Friday 29 May 2020. The Dutch Centre for Intangible Cultural Heritage, announces the conference ‘Intangible Heritage as Tourist Destination’, organized in close collaboration with Erfgoed Gelderland (Heritage Gelderland) and with tourism educators and researchers from colleges and universities in the Netherlands as well as Volkskunde journal, that will publish a theme issue on the same topic.
This call applies to a call for presentations for the conference as as well a call for papers for Volkskunde.
Heritage tourism is currently a much-discussed topic. Europe’s rich past and cultural heritage has led some to claim that Europe’s future lies in tourism. Others underscore the risks of “over-tourism”, which threatens to erode not only the pleasures of tourism but European quality of life. Cities such as Venice, Barcelona, and Amsterdam have sounded the alarm because they are flooded with unmanageable numbers of tourists.
Since the 2003 UNESCO Convention for the Safeguarding of Intangible Cultural Heritage there is growing awareness of the potential of Intangible Heritage Tourism. The UN World Tourism Organization recognized this in 2008. In an influential report ‘Intangible Heritage and Tourism’ UNWTO explored strategies to showcase ICH, developing and bundling attractions for stronger market appeal, amongst other things using or reviving festivals and events.
Some believe intangible heritage might be developed as an attractive niche market, capable of diverting and diluting the ever-expanding flow of tourists. As an experiential activity involving ‘living’ heritage, intangible heritage has tremendous potential drawing-power for tourists. After all, many tourists hope to experience the “local colour” of the regions they visit. If developed and managed correctly, some scholars feel that local communities can also benefit from intangible heritage tourism, both economically and in terms of safeguarding their heritage-related practices. However, intangible heritage is not immune to the over-tourism that has eroded the quality of life in ‘material’ heritage destinations such as Florence. For instance, New Orleans has long drawn tourists for its Mardi Gras festivities, Cajun culture, and jazz traditions, but in recent years over-tourism has led to unmanageable crowds, Airbnb-induced rent hikes that are displacing locals, and growing unhappiness with tourism. While many intangible heritage communities recognize the potential of tourism, they also fear becoming “a second New Orleans or a second Amsterdam.”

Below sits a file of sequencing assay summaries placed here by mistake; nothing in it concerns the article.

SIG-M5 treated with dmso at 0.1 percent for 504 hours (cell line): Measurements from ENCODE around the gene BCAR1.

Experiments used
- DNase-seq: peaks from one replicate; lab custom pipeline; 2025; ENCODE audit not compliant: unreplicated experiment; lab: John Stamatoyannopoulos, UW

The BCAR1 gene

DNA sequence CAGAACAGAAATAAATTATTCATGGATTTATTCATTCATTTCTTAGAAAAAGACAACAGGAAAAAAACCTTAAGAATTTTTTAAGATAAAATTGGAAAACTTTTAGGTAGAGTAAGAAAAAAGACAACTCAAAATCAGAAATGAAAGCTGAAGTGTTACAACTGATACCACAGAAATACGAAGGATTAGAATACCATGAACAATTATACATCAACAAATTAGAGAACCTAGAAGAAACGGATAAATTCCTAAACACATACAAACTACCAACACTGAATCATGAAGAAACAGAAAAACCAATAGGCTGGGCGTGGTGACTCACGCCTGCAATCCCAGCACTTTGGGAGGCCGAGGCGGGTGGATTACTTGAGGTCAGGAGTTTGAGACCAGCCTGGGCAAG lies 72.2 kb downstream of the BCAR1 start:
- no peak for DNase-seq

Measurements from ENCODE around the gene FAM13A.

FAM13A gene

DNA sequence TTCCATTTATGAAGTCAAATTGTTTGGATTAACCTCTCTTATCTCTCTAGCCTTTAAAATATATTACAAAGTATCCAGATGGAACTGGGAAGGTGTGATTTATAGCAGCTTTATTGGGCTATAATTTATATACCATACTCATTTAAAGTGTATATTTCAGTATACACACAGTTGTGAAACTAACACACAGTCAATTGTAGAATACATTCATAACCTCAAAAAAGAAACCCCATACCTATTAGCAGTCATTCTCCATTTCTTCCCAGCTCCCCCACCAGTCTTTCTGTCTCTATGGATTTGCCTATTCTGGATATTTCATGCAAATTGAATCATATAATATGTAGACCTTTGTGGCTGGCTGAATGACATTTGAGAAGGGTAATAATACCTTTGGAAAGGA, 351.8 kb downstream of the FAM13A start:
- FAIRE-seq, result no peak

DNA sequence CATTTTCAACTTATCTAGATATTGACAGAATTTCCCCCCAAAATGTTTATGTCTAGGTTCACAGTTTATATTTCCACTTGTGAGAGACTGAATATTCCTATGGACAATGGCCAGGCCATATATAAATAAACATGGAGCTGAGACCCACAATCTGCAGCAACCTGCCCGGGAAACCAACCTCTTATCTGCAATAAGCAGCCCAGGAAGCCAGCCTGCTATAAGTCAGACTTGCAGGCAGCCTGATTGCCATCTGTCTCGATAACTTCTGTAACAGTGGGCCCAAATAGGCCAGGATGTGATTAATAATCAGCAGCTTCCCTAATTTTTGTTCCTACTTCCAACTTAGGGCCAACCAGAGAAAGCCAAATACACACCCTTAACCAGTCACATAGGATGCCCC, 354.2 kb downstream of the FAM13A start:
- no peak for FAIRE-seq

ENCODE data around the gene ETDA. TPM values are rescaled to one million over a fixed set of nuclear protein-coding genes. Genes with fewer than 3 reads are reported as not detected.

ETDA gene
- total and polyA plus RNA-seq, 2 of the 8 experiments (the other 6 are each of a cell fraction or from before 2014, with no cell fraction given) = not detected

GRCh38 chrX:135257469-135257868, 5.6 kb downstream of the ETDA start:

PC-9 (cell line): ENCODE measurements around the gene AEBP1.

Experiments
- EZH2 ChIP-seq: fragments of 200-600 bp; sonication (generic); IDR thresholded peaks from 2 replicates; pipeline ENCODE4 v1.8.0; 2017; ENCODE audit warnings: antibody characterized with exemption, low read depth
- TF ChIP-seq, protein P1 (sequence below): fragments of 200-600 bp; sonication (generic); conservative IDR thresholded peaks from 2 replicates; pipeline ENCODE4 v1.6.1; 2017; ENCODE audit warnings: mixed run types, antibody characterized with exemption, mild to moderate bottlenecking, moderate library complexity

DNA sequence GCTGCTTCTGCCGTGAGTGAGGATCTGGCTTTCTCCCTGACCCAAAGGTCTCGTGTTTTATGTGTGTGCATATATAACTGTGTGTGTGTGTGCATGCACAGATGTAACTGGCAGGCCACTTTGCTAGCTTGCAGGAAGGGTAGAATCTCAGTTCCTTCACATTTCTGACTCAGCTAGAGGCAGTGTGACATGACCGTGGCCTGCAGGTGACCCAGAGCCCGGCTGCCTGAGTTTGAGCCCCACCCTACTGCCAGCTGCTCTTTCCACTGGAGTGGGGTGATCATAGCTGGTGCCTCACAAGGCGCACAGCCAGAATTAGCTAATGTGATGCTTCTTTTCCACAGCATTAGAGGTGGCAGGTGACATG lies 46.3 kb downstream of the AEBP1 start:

Interestingly, intangible heritage is not limited to traditional folk culture (handicrafts, culinary practices, music, and ritual events). A busy shopping street such as the West-Kruiskade in Rotterdam derives its appeal, to a large extent, from the rich diversity of expressions of intangible heritage. Likewise, intangible heritage tourism has arisen from the activities of diverse ethnic entrepreneurs, who stage events and festivals, such as the Chinese Dragon Festival. Likewise, Gay Pride, the annual colourful procession through the canals of Amsterdam or the streets of San Francisco, is no longer a festival for a limited target group but has become a broader celebration drawing tourists from afar.
Questions concerning intangible heritage for tourists include: How does a community successfully promote intangible heritage for tourism, making it an attractive niche market? Can the original (pre-tourism) understandings of the intangible heritage practices be preserved? Is this a reasonable aim? In other words, are there tensions between commercialization and the desire for “authenticity” both within intangible heritage communities and (differently) with tourists? “Authenticity” is in the “eye of the beholder,” but the experience behind it is not without significance for all involved and therefore worthy of investigation.
The journal Volkskunde is seeking compelling case studies from around the world that will foster reflection and insights into the aforementioned issues. Both more theoretical and practice-oriented contributions are welcome. Papers may address areas of tension and/or shed additional light on relationships amongst local communities, tourists, and/or intangible heritage entrepreneurs (museum officials, historical societies, neighbourhood associations, etc). Practice-oriented papers might entail addressing topics such as cultural routes, “augmented reality,” or apps to “unlock” intangible heritage (such as narratives to “Bruegel walks” or Brussels beer tours). Papers that can also lend themselves to a presentation at the symposium on Friday 29 May 2020 are especially desired. Faculty and graduate students are also cordially invited to submit their 200-500 word proposals.
BEFORE 1 DECEMBER 2019 to firstname.lastname@example.org.
The conference is an initiative of the Dutch Centre for Intangible Cultural Heritage. For more information Albert van der Zeijden, email@example.com.